BROWN, J., (after stating the facts as above.) The evidence is not suffi. cient to determine with certainty how the water got into the tank. If it came from the fire-room, through the rivet-hole, it could not have risen more than about 17 inches; while the ship's protest, made at Port de Paix, describes the tank as "filled with sea water," (an exaggeration, doubtless;) and the subsequent protest made in New York says that, while discharging cargo, "about 3 feet of water was found in the ballast tank." The first engineer testifies, moreover, that before arrival at Port de Paix the water in the fire-room had been all pumped out; and that there was then no water there except between the ship's ribs. If the water entered the tank through the rivet-hole, it should have been discharged by the same aperture, as the fire-room was pumped out before reaching Port de Paix. The only answer to this is the possibility that its egress may have got choked up. The libelant contends, in view of this circumstance, that the more probable cause is that the cock by which the ballast tank was supplied with water had been more or less opened by accident, negligence, or mistake. This cock was in the engine department, below the water-line. It ran through the sides of the ship, and was turned by a crank. A pipe led thence through the iron bulk-head down beneath the floor pf the ballast tank into a small box, known as the "rose-box," between the ribs of the ship, where it ended. This box was perforated with holes, to make it serve as a strainer, and was fastened by angle-irons on the outside, riveted into the bulk-head. It was one of these rivetholes that was afterwards found empty. Water coming through the pipe and rose-box would make its way up through the fioorofthe tank, which was not water-tight, nor designed to be so. The second engineer testifies that at Port de Paix he examined the pipes or valves leading to the water tank, and that, so far as he knew, they were all closed. The first engineer says that at Port de Paix they were closed, "but whether they had been opened, or whether they had been leaking, it was not easy to tell." The engineer's log says the cock may have sprung Ii leak, or might have been opened by somebody. Assuming, however, that the water entered through the empty rivet-hole, it is impossible not to treat this as a latent defect,considering that the cargo was stowed so low, and upon a floor not water-tight, where, in case of water coming into the engine compartment, it was likely to run into the tank, and injure the goods stowed there. The subsequent examination showed no evidences of straining; nor is there any testimony that the weather was extraordinary. The first protest stated that "nothing unusual occurred;" and the master, in his subsequent testimony, says that" the stoppage of the machinery was the only thing extraordinary." I do not find any legal principIe upon which the risk of such a defective riveting should be thrown upon the goods, and not upon the ship. Work v. Leathers, 97 U. S. 379; The Edwin I. Morrison, 27 Fed. Rep. 136,141, and cases there cited; The Rover, 33 Fed. Rep. 515. -Noris the evidence sufficient to show that the water inthe fire-room is attribt,ltable to "perils of the seas." On the 28th, according to the engineer's log, the engine was stopped for 5! hours, to pack the steam gauge, which had sprung a leak; on the following day, for 1! hours.
in order to fasten the lObsened seat of the feed-pump; 'on the 30th the pumps became foul, and the valves turned around; on the 29th the ship was rplli.ng heavily,but no water,.as tbe says, was taken in from above;' It rose two inches above the floor,as be says, "in consequence of the inexperience of the 8eCoudengiup.ei'," who did not turn off' the feed-cocks, as he should have .done, when the engine stopped. On tbe 30th, or subsequently, some water came in from above through the but it is plain from the engineer's testimony that this open was· not the principal cause of the accumulation of water below. Even if tb,e repacking of the steam-gauge and repair of the pumps eould be held,to have been made necessary by sea perils, tbereis no reason to suppose that ,with ·reasonable care and skill those repairs. need to have been attended, by any such accumulation of water. The engineer's testimony clearly sho,wis, as it seems to me, tbat this accumulation was caused through the mistake and inexperience of the second engineer, who before that trip bad been only a fireman. He says:tbat be bad not been fully instructed. To bring the case within the excuse of sea perils, the ship was bound to show that this accumulation of water could not have been avoided by the use of reasonable skill and diligence. This is not made out, and the vessel must therefore, on both grounds, be held to the responsibility that the law casts upon her. Decree for the libelants, with costs.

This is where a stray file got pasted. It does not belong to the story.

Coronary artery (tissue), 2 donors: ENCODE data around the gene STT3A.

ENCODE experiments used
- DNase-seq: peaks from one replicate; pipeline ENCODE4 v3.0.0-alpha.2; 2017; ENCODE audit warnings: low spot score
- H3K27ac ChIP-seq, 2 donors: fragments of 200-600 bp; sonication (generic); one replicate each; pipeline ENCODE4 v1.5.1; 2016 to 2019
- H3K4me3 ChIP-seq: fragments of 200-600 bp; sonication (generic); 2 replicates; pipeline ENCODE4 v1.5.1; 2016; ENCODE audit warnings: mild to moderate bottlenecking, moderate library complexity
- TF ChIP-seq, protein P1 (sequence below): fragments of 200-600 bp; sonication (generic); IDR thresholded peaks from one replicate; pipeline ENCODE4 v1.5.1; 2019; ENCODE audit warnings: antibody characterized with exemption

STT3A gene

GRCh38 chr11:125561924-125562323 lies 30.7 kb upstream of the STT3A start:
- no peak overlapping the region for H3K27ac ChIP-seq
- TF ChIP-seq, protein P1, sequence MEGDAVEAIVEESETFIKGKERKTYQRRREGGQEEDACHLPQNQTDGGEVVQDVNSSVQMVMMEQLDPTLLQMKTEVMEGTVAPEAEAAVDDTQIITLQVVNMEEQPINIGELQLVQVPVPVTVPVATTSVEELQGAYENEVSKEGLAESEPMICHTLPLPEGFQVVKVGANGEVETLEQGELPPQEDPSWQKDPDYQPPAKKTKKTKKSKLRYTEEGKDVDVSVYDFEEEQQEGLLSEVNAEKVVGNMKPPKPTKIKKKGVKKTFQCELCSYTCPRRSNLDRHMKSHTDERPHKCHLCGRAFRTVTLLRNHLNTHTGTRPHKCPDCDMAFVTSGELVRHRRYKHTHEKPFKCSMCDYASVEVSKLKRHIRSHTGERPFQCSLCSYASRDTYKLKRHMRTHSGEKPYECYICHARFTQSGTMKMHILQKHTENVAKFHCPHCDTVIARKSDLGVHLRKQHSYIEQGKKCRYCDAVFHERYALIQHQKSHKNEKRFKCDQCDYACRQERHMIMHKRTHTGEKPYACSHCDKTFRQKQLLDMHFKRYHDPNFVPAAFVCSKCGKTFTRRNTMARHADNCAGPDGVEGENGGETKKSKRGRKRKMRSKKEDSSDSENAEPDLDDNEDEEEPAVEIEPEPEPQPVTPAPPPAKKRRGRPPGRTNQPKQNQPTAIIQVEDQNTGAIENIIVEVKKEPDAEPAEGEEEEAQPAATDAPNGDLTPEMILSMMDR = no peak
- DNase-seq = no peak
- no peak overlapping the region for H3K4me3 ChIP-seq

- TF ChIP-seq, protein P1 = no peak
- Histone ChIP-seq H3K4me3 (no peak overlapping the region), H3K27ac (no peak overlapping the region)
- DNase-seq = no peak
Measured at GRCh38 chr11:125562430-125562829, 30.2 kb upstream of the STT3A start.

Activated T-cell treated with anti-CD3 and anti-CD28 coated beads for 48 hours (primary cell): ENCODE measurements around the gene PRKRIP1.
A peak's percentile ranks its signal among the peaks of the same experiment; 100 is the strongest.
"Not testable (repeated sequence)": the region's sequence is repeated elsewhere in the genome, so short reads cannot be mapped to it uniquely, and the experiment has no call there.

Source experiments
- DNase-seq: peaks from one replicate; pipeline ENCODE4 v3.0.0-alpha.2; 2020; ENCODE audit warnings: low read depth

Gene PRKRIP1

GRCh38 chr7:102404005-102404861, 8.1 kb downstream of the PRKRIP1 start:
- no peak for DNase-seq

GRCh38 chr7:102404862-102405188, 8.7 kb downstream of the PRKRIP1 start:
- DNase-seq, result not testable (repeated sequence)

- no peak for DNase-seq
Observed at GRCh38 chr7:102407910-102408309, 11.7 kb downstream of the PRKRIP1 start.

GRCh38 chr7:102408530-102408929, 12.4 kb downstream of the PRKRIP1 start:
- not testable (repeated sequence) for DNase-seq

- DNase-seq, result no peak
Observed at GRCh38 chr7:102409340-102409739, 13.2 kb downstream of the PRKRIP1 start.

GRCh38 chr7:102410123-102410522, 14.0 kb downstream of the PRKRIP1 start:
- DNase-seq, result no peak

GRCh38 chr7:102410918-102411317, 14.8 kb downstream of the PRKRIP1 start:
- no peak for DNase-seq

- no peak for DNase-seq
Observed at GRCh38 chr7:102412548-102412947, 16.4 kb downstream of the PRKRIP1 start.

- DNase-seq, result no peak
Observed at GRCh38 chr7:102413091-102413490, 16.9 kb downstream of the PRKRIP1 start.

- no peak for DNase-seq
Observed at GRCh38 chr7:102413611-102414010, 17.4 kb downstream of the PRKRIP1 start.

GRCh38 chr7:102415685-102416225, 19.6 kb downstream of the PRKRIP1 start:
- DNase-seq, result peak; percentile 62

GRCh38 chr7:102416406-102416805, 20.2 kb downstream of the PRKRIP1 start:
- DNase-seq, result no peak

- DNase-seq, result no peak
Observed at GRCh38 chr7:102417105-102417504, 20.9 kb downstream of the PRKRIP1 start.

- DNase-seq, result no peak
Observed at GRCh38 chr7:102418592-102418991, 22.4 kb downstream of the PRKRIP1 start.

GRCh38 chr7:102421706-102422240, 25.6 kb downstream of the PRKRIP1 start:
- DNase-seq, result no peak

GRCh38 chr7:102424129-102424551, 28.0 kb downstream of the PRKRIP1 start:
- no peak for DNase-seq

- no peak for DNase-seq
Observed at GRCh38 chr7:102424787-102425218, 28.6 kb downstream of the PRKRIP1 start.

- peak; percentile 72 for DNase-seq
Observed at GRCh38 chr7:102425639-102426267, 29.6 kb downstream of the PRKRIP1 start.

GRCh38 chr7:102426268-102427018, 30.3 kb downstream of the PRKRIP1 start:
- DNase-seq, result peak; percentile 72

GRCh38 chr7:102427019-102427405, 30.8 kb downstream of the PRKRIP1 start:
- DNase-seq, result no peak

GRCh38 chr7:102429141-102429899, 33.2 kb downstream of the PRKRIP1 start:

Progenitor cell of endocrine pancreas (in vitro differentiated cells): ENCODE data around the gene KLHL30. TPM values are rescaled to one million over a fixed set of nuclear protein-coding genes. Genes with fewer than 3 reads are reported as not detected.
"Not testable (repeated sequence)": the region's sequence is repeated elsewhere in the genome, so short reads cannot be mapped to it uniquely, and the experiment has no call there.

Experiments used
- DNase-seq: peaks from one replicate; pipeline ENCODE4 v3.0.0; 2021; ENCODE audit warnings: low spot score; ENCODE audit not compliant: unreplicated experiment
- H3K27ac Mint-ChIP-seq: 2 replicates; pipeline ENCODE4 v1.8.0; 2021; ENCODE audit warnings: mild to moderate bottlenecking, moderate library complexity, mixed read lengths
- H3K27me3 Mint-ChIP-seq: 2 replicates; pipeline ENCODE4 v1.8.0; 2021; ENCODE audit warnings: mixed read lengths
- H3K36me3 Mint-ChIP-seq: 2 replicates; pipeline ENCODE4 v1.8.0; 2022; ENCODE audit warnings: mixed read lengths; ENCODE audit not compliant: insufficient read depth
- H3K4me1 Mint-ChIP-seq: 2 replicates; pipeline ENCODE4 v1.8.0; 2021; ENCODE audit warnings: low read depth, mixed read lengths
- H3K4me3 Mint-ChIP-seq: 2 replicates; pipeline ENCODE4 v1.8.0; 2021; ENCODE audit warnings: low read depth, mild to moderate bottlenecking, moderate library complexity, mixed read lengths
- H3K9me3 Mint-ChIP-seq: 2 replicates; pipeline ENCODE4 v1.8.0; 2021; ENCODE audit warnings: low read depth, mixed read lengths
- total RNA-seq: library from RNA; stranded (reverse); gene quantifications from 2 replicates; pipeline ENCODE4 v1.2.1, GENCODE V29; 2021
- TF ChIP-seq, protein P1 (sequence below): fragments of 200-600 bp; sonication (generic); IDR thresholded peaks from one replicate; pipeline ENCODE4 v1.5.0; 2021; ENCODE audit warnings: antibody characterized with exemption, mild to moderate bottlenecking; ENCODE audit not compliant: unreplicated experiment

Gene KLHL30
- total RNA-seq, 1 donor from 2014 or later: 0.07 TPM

(District Court, S. D. Ne1JJ York.
November 24, 1888.)
SHIPPING-CARRIAGE OF GOODs-NEGLIGENT STOWAGE.,
It is the ship's duty to take all the precautions that exeprience shows to be necessary to avoid injuries to cargo liable to arise on the voyage. If the best customary means are not employed. it is at her risk.
On a voyage from Messina, 1ilberts in bags were stowed against a movable wooden bulk-head separating the compartment from the coal bunkers, through which an extraordinary amollnt of coal dust penetrated, and injured the nuts. The J;mlk-head was covered by Chinese matting, which is often used for such purposes; but canvas is equally used, and is better, because tighter. Hela, that coal dust is not a sea peril, and that the ship was liable for the damage, for not using canvas as the best protection, as well as for putting the bags pext to the bulk·head, instead of other cargo less liable to be injured.
SAME-DUTY OF CONSIGNEE-OVERHAULING DAMAGEP CARGO.
Consignliles are not bound to overhaul and repair damaged goods for the ship's benefit. rather than sell them at auction as damaged goods, where the ship's agents have opportunity to do the sarrie work.
In Admiralty. Libel by ,John Hills and others against Robert Mackill and others for damages arising from injury to cargo of the steam-ship Ettrickdale. Scudder &; Garter and Geo. A.Black, for libelants. E. B.C'onver8, for respondents.